MicroLEIS DSS: For Planning Agro-Ecological Soil Use and Management Systems

MicroLEIS DSS: For Planning Agro-Ecological Soil Use and Management Systems

D. de la Rosa, M. Anaya-Romero
DOI: 10.4018/978-1-61520-881-4.ch016
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The main focus of this chapter is that using soil type information in decision making is at the heart for sustainable use and management of agricultural land. The MicroLEIS decision support system (DSS) is based on the multifunctional evaluation of biophysical soil quality, using basically input data collected in standard soil inventories, and with particular reference to the peculiarities of the Mediterranean region. Its design philosophy is a toolkit approach, integrating many software instruments: databases, statistic models, expert systems, neural networks, Web and GIS applications, and other information technologies. As a case study applying MicroLEIS DSS to Cordoba Province (Spain), soil specific strategies to maximize land productivity and to prevent land degradation are predicted within two major topics: i) strategies related to land use planning at a regional scale, and ii) strategies related to soil management planning at a farm level. This DSS has proved to be an appropriate methodology for converting knowledge on land use and management systems, as estimated by research scientists, into information that is readily comprehensible to policy makers and farmers.
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To develop a new and truly sustainable agriculture that reverses environmental deterioration and at the same time augmenting the supply of food, agro-ecological innovations are necessary which consider the importance of using soil information in decision-making (Ball & De la Rosa, 2006). Soils can be used for almost all agricultural purposes if sufficient inputs are supplied. The application of inputs can be such that they dominate the conditions in which crops are grown, as can be the case in greenhouse cultivation. However, each soil unit has its own potentialities and limitations, and each soil use its own biophysical requirements. External inputs or improvements are expressed in terms of capital, energy, or environmental costs. A main aim of sustainable agriculture is to minimize these socio-economic and environmental costs by predicting the inherent capacity of a soil unit to support a specific soil use and management for a long period of time without deterioration. Sustainable soil use and management must sustain biophysical soil potentiality and, at the same time, diversify the agricultural soil system, considering all the possible options to increase crop production: i) expansion of the agricultural land surface; ii) introduction of improved crop varieties; iii) use of irrigation techniques; iv) application of fertilizers and pesticides; and v) rationalization of soil tillage practices (Robert et al., 1993). In brief, in the design of sustainable agro-ecosystems, the challenge for the near future will be to increase the crop production on less land, and with less labor, water and pesticides.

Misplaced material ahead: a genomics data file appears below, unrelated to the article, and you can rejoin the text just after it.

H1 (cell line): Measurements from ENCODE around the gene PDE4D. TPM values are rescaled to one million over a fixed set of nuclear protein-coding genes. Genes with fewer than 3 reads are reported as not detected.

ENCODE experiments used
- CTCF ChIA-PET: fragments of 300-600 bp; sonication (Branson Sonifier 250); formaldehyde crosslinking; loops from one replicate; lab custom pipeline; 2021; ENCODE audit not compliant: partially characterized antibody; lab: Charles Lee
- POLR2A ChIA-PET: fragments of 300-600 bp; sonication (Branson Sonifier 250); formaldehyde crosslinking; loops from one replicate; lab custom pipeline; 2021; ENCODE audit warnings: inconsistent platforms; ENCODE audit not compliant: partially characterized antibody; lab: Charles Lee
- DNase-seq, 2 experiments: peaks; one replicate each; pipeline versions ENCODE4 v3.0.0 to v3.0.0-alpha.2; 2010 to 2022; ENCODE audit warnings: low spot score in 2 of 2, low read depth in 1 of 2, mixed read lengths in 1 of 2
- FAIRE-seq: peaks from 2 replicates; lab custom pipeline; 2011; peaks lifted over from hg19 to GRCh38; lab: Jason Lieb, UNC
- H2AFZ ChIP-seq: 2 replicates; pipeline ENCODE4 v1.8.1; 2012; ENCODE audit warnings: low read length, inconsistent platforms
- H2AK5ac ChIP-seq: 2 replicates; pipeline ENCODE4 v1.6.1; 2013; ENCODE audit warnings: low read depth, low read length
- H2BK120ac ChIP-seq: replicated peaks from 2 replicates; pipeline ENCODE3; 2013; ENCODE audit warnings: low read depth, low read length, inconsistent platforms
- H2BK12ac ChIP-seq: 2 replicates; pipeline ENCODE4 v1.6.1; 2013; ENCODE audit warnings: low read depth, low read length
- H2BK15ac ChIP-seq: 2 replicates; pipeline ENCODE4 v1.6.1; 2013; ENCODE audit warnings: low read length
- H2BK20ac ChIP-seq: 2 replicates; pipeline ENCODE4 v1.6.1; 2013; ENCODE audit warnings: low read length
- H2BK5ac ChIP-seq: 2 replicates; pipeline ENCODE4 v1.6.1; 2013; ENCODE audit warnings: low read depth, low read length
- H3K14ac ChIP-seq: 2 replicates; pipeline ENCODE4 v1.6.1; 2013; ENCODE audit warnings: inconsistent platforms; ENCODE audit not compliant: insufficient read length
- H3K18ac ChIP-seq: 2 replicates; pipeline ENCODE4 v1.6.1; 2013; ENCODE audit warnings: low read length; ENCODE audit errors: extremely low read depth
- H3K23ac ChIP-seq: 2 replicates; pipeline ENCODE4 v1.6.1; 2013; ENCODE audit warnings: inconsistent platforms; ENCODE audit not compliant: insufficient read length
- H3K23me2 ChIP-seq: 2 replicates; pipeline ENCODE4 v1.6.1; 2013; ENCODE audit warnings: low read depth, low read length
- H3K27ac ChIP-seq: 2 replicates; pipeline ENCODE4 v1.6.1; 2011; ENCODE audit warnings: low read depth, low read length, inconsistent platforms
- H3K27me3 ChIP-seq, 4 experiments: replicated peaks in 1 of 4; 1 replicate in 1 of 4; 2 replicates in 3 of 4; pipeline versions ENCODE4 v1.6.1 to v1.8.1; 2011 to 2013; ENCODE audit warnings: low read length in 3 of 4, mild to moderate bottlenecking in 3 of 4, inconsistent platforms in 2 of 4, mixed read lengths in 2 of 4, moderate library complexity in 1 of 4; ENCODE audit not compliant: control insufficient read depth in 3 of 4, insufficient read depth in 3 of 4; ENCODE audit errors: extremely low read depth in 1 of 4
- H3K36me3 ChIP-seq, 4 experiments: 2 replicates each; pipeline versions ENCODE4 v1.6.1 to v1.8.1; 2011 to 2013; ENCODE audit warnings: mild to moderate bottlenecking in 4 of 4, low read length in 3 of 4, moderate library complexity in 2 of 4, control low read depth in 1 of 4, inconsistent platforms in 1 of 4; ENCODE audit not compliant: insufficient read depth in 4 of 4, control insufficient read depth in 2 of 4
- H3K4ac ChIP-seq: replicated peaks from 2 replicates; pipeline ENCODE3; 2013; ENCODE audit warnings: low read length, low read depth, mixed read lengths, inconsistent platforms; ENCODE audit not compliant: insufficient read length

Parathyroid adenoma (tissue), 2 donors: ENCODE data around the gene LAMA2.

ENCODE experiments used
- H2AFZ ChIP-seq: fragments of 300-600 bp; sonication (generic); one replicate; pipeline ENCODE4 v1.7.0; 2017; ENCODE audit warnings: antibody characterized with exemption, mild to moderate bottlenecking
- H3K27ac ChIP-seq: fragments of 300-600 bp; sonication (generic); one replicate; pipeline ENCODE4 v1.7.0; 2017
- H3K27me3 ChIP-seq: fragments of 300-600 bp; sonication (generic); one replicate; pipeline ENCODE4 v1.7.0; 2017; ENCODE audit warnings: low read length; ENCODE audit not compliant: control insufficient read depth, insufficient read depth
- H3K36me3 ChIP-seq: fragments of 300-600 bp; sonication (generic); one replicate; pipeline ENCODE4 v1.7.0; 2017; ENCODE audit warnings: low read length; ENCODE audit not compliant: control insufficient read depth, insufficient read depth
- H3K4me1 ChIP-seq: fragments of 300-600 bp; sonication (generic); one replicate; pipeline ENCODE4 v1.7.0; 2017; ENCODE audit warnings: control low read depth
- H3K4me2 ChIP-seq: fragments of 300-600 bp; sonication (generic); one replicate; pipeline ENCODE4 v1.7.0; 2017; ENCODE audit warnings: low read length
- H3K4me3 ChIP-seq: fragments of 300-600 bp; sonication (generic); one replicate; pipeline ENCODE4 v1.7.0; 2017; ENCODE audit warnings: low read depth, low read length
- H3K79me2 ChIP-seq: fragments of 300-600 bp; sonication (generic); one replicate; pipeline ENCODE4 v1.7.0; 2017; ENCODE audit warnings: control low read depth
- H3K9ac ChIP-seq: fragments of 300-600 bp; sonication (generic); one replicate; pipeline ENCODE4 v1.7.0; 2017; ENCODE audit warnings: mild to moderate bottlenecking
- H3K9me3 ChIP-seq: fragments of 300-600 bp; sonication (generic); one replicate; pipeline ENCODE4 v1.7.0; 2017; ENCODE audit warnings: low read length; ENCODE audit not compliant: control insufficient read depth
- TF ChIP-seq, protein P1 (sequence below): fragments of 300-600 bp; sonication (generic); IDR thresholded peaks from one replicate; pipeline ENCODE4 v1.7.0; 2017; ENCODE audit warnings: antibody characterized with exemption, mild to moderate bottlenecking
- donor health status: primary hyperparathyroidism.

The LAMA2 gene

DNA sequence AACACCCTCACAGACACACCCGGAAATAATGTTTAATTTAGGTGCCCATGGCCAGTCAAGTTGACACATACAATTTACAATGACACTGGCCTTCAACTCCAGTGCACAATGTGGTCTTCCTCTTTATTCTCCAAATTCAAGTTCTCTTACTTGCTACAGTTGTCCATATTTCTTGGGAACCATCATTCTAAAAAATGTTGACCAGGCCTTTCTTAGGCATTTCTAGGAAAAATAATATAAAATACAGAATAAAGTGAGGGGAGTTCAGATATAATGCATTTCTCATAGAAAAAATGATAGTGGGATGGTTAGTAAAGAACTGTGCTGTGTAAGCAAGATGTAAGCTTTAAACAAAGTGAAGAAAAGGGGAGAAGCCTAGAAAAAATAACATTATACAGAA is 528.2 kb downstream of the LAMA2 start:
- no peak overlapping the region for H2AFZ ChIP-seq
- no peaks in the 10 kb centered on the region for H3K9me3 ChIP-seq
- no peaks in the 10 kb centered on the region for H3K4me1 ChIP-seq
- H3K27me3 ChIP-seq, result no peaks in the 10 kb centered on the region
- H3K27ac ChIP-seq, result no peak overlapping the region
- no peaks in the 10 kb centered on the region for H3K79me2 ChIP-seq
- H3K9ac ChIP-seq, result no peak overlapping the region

Agro-ecological innovations are based on similar scientific principles considered by FAO in its Agro-ecological Zoning Project (AEZ; FAO, 1978) which was a milestone in the history of land evaluation. Technical guides for implementing agro-ecological approaches must be prepared in considerable detail, and localized so that they apply specifically to the soil type for which they are intended. In this way, research information produced by academic, government, and private organizations must be consistently compiled, evaluated, and formatted for use by specialists and lay people (Arnold, 2004). As the best example, the Electronic Field Office Technical Guides (eFOTG; USDA, 2004) are the primary scientific references for the US Natural Resources Conservation Service. They contain specific information about the use and conservation of soil and related resources. Appropriate parts of the eFOTG are automated as databases, computer programs, and other electronic-based elements, in order to make recommendations more site-specific. In Europe, it is now beginning to see the start of a proactive approach to soil protection strategies to promote sustainable land use and management (Stoate et al., 2001). For example, in 2002 the Commission of the European Communities issued a Communication entitled “Towards a Thematic Strategy for Soil Protection” (CEC, 2002). This was a first step towards an integrated strategy on the issue at the European level, and was followed in 2004 by the European Strategy for Soil Protection (CEC, 2004).

The new concept of soil quality as “the capacity of a specific kind of soil to function with its surroundings, sustain plant and animal productivity, maintain or enhance soil, water and air quality and support human health and habitation” (Karlen et al., 1997), based on data collected in standard soil surveys, appears to be the most appropriate framework. The soil physical, chemical, and biological quality is of manifest importance in achieving sustainable agricultural systems, which balance productivity and environmental protection. Although soil biological quality indicators are not considered in land evaluation, this agro-ecological approach can be a useful procedure for analyzing the soil physical and chemical quality from the viewpoint of long-term changes (Ball & De la Rosa, 2006).

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